Scientists Used Lasers to Curve Electricity Around Solid Objects
“If you are able to guide electrical discharges, you can guide lightning."
Photos of laser beams from the study: (A and B) Gaussian beam, (C and D) Bessel beam, and (E and F) airy beam. Image: Clerici et. al
We live in a world where diverting lightning strikes with the help of lasers is already more or less a reality. With that insanely sci-fi concept in the can, researchers have begun getting down to the nitty-gritty: telling it where to go.
"If you are able to guide electrical discharges, you can guide lightning and it can go, for instance, where you can collect the energy of the lightning," said Matteo Clerici, the lead author of a new study released today in Science Advances that could help scientists do just that.
Clerici is part of a group at Institut National de la Recherche Scientifique in Quebec that has been experimenting with techniques for controlling electricity and say they have developed a way to use lasers to channel electricity along curved arcs and around solid objects.
They start first by inducing electrical breakdown between two electrodes, creating a surge of electricity with an erratic and unpredictable trajectory, much like lightning. They then use a laser beam to create a path of less-dense, ionized air, which becomes the course of least resistance on which the electrical discharge naturally tends to travel.
While this basic concept of directing electricity had already been proven, Clerici and the other members of the team have now shown that they are able to make it do more than move in a straight line.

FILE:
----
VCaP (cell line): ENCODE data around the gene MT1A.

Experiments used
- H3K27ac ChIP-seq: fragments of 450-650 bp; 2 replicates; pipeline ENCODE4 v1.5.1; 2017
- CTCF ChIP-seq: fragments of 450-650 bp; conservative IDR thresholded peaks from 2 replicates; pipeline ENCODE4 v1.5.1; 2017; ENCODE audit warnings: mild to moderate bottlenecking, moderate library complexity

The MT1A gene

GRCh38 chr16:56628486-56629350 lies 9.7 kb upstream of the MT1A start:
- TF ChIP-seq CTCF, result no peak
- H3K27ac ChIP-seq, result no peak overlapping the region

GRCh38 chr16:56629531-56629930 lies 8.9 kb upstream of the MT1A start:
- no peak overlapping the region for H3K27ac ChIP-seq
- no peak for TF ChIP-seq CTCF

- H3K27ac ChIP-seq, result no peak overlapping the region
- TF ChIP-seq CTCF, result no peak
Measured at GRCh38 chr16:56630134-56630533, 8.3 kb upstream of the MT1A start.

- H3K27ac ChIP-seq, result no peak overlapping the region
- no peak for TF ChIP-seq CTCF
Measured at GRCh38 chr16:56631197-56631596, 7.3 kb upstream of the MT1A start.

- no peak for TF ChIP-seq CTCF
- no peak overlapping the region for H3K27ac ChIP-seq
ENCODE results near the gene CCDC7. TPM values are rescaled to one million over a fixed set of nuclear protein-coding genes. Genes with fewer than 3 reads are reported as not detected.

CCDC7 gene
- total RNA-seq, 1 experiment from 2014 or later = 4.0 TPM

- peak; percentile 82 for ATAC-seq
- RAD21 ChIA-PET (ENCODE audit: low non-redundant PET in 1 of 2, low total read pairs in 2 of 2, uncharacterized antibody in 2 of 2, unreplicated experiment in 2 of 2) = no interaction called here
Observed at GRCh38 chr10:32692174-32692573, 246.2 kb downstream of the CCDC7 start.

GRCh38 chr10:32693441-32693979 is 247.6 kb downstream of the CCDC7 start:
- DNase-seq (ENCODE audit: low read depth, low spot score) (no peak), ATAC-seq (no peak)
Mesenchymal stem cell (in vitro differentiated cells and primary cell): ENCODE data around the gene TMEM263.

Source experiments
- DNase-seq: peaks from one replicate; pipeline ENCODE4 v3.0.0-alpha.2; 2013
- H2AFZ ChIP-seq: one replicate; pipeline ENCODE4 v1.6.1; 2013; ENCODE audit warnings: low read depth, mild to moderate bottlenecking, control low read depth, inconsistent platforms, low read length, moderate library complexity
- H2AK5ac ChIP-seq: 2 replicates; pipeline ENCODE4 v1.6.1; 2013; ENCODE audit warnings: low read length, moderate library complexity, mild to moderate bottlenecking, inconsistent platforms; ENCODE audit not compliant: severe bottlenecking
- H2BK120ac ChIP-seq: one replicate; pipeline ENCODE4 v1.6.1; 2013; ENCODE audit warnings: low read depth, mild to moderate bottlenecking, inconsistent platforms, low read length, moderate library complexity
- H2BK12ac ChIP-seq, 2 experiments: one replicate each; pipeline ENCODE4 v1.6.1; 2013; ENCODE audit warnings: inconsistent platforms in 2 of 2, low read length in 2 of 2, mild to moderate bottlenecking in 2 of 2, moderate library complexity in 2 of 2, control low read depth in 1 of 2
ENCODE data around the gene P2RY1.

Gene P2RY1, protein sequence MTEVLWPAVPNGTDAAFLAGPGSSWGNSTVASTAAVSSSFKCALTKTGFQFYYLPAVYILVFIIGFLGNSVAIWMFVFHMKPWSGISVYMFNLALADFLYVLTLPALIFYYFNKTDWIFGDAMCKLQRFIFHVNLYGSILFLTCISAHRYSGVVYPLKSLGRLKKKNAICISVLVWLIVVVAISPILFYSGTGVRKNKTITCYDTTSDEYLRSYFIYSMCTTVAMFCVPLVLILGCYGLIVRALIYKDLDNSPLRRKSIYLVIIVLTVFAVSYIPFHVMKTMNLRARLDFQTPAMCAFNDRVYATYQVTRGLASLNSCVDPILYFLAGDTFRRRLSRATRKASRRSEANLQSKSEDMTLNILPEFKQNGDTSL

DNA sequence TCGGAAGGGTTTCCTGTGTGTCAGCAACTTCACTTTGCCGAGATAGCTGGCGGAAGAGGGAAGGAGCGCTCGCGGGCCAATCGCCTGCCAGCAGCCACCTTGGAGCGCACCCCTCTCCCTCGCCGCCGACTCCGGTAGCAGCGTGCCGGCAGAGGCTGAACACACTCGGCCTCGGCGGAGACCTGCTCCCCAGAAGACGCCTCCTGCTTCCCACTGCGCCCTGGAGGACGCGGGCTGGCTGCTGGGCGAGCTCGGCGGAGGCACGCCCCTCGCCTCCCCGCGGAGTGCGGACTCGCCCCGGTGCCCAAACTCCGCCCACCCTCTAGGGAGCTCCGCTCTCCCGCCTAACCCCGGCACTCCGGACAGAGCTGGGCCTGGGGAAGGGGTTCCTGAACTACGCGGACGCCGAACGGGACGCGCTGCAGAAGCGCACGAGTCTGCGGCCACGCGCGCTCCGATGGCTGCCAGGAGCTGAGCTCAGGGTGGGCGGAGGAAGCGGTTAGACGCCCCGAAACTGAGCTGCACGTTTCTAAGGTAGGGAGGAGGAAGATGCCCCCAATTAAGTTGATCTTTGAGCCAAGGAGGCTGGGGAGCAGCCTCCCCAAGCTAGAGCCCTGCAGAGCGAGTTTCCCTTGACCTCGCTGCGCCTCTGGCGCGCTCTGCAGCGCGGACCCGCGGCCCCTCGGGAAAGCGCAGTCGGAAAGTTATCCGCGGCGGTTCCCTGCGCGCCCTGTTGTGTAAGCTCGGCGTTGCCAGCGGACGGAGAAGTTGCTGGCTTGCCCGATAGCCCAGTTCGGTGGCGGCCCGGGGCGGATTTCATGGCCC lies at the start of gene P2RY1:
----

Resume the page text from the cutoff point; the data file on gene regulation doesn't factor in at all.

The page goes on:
"Our point was not all the lasers propagate on a straight line," Clerici said. "Some have an intensity peak that moves on a trajectory of a parabola and the idea was to move these lasers to guide the discharges along a curved path."
By applying this basic technique using specialized lasers like the "Bessel beam"—a type of laser with unique properties including a curved trajectory—the researchers were able to create directed, curved arcs of electrical discharge. In other words, the researchers have found a way to literally bend electricity to their will.
The researchers also found that they were able to use these new techniques to get the arc around solid obstacles placed between two electrodes. Another characteristic of the "Bessel beam" and the "Airy beam"—another curved-trajectory laser the researchers used in experiments—is that they are "self-healing." This, the report explained, means that if "even if the main intensity peak is blocked while the remaining part of the beam is allowed to pass, self-healing takes place and the intense part of the beam reconstructs itself after encountering an obstacle," which allows the electrical discharge following the beam to continue.
These two lasers have also proven significantly less erratic than those used in previous studies. According to the research article, in "the case where a standard Gaussian beam [a commonly used laser beam] guides" the discharge, "the arc trail is heavily distorted and effectively unpredictable," whereas these two new beams are "guided along a much better defined path, with no evidence of random jumps."
Clerici said this new, more precise technique could have numerous practical applications outside of weather control and electrical safety. On the scale that the INRS team was working on—just millimeters—Clerici said their techniques could be used for welding and and cutting micromachinery with an incredible degree of accuracy.
However, Clerici added that this phase of their research is mostly just "proof of concept," and that the group is looking to see what else they can do with near-total control over a force of nature.
"What we've show is that a laser, especially a Bessel beam, can allow us to direct an arc along a set path," Clerici said. "Now we want to see what we can do with that; we're next going to try to move it along an L-shape."
If all goes according to plan, that means they'll soon be able to use the awesome power of Zeus himself to spell out "LOL." Amazing, isn't it?